This new Lucifer series has focused on two very different protagonists trying to solve their own mysteries. Firstly, there’s Lucifer Morningstar and the questions of where he is and why he’s trapped there. The second protagonist is John Decker, trying to get to the bottom of unanswered questions surrounding his dead wife before he succumbs to a brain tumor. Issue #4 is what avid readers have been waiting for as it finally sheds light on how these two stories are linked.
The twin stories both get a lot of time here. Decker’s story is bleak as it’s full of doubt, obsession and self-delusion. The art style perfectly fits the morbid tone with the harsh lines, Decker’s harrowing look, and the deathly pale skin tones. Dan Watters’ use of notes is a great choice that suits the character and his situation. The notes themselves are brilliantly executed by Kyle Hotz and Dean White, whose lettering really helps to keep track of who is talking when the narrators overlap. While Lucifer is the core of this book, the Decker sequences have been a great portrayal of a man fighting his own body in order to find his last answers.
Lucifer’s story in this issue is not so much his, but that of his surroundings. He is less a source of dry wit and humor and more a focal point. We start to understand where Lucifer is trapped, why he’s there and how things have gotten away from him. It’s fascinating to see how the Lord of Lies has been manipulated by the whispers of Stingy Jack.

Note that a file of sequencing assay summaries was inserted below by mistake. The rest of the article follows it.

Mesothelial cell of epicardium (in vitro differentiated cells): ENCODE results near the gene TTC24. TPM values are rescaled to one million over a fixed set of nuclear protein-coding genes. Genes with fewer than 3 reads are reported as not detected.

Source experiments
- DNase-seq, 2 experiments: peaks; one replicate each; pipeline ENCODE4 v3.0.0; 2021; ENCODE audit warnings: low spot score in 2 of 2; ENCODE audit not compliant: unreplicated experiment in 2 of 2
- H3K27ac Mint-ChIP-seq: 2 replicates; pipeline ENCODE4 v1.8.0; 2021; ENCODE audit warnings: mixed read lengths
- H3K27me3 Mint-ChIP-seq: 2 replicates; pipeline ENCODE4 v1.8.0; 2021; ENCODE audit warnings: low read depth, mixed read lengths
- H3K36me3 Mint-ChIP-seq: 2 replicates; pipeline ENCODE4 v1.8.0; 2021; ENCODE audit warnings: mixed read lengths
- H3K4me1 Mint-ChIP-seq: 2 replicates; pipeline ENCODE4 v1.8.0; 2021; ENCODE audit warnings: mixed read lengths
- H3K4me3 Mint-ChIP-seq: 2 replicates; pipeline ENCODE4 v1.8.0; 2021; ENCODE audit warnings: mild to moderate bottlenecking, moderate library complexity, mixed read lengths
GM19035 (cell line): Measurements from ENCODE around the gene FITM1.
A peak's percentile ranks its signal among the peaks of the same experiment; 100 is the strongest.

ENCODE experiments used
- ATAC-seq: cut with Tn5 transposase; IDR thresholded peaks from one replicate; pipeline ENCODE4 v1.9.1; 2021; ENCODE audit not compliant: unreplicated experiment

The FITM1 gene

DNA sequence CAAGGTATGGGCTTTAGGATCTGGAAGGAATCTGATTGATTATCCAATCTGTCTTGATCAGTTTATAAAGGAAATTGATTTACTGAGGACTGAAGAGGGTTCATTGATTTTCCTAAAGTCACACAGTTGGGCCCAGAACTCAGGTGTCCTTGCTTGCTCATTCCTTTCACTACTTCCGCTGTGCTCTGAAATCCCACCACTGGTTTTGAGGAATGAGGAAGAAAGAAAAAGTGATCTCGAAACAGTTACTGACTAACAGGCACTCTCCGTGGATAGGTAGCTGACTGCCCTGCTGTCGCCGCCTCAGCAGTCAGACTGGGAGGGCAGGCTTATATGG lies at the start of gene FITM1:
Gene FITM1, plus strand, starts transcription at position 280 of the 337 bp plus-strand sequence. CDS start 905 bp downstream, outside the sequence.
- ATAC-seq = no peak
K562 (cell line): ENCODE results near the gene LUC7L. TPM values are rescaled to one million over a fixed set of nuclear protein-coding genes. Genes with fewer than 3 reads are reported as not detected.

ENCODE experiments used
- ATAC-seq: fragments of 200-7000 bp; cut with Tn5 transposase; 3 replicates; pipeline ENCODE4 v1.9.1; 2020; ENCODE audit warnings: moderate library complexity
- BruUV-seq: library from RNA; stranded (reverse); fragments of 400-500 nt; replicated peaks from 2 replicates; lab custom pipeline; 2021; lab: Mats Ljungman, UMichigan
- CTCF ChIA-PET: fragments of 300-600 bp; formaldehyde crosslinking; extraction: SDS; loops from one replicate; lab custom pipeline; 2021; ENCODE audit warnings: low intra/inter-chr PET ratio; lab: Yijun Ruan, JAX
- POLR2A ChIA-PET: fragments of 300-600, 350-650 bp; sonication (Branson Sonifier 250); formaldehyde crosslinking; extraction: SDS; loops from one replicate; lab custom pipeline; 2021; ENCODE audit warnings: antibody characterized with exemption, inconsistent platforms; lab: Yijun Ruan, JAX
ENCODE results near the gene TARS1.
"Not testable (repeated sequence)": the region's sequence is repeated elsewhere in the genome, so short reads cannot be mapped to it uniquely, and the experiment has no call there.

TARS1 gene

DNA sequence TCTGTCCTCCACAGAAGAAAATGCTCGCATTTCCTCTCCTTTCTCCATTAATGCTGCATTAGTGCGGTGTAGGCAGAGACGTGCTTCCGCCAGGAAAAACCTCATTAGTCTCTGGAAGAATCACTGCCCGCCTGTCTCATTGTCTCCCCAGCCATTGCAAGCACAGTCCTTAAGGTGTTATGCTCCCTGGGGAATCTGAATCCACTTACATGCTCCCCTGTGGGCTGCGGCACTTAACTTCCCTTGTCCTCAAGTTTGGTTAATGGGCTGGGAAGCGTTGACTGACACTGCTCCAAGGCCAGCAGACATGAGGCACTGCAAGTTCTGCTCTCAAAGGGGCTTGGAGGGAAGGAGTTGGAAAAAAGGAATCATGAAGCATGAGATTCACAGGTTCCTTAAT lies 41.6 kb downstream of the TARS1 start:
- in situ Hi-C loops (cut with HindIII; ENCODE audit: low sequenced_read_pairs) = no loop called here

The core of this issue however is the crossover, which explains the link between Decker and Lucifer. While I won’t spoil the substance, I will praise the style. Watters uses two dueling unreliable narrators in a way that both makes you question what you’re being told and brings the two pieces together. It’s clever and very effective storytelling. Even better, while the two pieces are together, we do not get a perfect whole. Instead, it’s two rough drafts overlapping each other, allowing you to imagine the shape of the final piece but missing the details. While the art in this section may not match their brilliant portrayal of Decker in the earlier pages, Max and Sebastian Fiumara produce one of the most grotesque scenes in the series so far. The Fiumara’s work in this run has been a joy to see; it’s a style that is creepily beautiful.
Lucifer #4 is a well told and satisfying tale full of revelations and machinations. Many of the mysteries start to unfurl amongst a backdrop of unreliable narrators and intertwining stories, told with aplomb thanks to Max and Sebastian Fiumara’s grimly beautiful and macabre art. This series is highly recommended for fans of comics that are stylishly dark and smart.